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Nov 17
It’s World Prematurity Day! Here’s why it matters.

By: Lunga Memela (Communication Engagement Lead)

https://www.hst.org.za/PublishingImages/World%20Prematurity%20Day.jpg

Any parent can tell you about the excitement and associated level of anxiety that comes with bringing a newborn baby into the world. The anxiety is exacerbated when the mother-to-be suddenly goes into labour prematurely – be it completely unforeseen, or even after the doctor made the decision to deliver the baby ahead of time, often to save the baby's life, or that of the mother. The jitters are undeniable.

According to the World Health Organization (WHO), every day, approximately 800 women and 6 700 babies lose their lives around the time of childbirth. "In addition, nearly 5 400 babies are stillborn daily, with 40% of these deaths occurring in relation to labour and childbirth. Most stillbirths, maternal and newborn deaths and harm are avoidable through the provision of safe, respectful and quality care during pregnancy, childbirth and in the first days of life."

In September this year, WHO announced its World Patient Safety Day Goals 2021, which promote safe maternal and newborn practices. The goals aim to improve maternal and newborn safety at the point of care and to accelerate action towards the Sustainable Development Goals (SDGs) of reducing maternal mortality and ending avoidable deaths of newborns by 2030. The goals are to: 

  • Reduce unnecessary and harmful practices to women and newborns during childbirth
  • Strengthen capacity of and support to health workers for safe maternal and newborn care
  • Promote respectful care for safe childbirth
  • Improve safe use of medication and blood transfusion during childbirth
  • Report and analyse safety incidents in childbirth


WHO further elicits that every year, an estimated 15 million babies are born preterm (before 37 completed weeks of gestation), and this number is rising. "Preterm birth complications are the leading cause of death among children under 5 years of age, responsible for approximately 1 million deaths in 2015. Three-quarters of these deaths could be prevented with current, cost-effective interventions. Across 184 countries, the rate of preterm birth ranges from 5% to 18% of babies born."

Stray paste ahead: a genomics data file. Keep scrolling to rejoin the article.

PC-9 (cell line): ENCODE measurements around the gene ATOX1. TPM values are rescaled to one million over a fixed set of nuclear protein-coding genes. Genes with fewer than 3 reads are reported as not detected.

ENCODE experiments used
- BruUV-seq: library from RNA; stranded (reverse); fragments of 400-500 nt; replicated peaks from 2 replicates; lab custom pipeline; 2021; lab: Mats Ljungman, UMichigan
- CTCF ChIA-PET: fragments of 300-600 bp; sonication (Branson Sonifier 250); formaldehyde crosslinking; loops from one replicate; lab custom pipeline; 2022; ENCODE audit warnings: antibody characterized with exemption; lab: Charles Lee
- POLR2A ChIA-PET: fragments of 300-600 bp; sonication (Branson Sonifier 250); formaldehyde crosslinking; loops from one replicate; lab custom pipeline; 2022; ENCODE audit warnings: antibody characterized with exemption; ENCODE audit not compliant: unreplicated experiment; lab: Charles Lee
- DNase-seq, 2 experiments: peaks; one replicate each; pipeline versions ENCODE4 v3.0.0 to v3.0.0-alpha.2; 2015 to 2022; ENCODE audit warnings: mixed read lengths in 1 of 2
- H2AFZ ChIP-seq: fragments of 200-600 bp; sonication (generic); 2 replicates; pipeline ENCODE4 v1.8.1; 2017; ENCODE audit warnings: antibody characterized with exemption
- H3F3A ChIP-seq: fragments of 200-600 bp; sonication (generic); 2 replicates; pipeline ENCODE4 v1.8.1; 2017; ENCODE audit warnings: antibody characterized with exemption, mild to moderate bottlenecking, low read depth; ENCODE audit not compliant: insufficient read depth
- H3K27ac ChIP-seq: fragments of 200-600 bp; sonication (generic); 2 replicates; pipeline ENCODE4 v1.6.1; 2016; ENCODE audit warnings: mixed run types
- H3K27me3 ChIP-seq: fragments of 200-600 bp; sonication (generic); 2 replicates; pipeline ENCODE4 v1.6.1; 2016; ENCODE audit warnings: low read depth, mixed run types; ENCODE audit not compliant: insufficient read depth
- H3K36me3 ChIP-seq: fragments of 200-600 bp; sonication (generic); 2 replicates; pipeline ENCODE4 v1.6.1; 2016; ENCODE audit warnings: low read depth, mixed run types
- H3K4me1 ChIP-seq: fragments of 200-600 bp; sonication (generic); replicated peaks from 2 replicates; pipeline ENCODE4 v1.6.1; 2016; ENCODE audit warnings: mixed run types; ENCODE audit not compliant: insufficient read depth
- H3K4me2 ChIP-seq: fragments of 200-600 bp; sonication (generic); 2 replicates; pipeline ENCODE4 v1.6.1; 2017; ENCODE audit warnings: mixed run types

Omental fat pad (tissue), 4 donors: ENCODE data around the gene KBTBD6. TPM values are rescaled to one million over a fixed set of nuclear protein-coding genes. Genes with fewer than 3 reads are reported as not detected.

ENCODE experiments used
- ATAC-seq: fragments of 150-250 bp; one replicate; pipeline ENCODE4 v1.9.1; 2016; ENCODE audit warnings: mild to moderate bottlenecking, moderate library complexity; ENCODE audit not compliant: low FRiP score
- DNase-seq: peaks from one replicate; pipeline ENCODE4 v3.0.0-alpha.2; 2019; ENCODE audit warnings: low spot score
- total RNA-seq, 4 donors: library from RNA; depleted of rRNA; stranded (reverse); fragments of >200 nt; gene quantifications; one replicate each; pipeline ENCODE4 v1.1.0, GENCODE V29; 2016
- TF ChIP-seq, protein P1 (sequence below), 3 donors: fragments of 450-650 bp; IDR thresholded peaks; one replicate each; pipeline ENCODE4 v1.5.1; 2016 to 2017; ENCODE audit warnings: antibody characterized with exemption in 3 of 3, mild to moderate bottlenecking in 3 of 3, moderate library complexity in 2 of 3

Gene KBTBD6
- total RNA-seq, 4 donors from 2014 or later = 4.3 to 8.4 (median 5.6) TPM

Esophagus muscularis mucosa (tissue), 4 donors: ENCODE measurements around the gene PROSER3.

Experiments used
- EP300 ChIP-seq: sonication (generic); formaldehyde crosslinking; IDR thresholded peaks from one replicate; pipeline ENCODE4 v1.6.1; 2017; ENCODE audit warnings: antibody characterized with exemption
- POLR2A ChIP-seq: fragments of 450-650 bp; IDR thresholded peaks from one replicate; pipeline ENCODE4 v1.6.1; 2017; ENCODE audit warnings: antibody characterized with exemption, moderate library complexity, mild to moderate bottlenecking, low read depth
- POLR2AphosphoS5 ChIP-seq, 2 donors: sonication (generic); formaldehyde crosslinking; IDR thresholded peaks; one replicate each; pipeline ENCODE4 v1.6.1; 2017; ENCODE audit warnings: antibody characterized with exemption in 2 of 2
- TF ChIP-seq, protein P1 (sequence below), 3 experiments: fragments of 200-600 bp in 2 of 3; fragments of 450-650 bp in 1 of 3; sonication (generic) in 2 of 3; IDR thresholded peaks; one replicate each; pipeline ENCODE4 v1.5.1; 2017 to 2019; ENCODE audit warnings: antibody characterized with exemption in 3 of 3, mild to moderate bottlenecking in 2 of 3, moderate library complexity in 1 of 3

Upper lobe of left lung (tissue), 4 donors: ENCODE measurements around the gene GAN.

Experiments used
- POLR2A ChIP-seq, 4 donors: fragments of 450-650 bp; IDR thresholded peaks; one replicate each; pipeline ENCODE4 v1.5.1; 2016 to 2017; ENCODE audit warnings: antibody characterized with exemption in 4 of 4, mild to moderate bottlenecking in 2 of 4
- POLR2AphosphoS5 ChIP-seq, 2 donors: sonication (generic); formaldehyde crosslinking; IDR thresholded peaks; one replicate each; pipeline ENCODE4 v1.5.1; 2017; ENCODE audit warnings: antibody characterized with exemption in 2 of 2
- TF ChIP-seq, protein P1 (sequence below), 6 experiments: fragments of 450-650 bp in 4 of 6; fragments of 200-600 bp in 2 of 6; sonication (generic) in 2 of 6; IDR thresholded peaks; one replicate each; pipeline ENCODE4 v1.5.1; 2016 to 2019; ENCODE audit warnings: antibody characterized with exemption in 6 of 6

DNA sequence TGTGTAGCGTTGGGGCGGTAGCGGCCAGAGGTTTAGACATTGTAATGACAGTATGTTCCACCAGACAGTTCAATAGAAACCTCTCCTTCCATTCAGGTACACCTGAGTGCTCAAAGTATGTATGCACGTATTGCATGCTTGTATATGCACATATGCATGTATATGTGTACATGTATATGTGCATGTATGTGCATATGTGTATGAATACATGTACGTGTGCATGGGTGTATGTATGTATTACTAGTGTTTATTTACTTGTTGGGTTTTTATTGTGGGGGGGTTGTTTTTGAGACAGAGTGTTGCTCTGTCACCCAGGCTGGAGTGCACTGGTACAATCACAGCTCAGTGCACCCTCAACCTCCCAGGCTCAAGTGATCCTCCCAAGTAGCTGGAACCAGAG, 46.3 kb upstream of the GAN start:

This is why the international community today observes World Prematurity Day. The commemoration raises awareness for the millions of children every year who are born prematurely. The global theme for this year's World Prematurity Day 2021 is:

Zero Separation

Act now! Keep parents and babies born too soon together.

"World Prematurity Day is one of the most important days in the year to raise awareness of the challenges and burden of preterm birth globally," says the European Foundation for the Care of Newborn Infants (EFCNI) – the first pan-European organisation and network to represent the interests of preterm and newborn infants and their families. It brings together parents, healthcare experts from different disciplines, and scientists with the common goal of improving long-term health of preterm and newborn children.

Besides the colour purple, which stands for sensitivity and exceptionality, the socksline [as seen in the above illustration] has become a symbol for World Prematurity Day. The small pair of purple socks – framed by nine full-size baby socks – symbolises the 1 in 10 babies born preterm, worldwide.

World Prematurity Day reminds us of babies born too early and the health challenges they can face as they grow up. These little ones need loads of love and support and World Prematurity Day is a chance to show it.

Let's also use this day to promote healthy pregnancies and healthy babies. 

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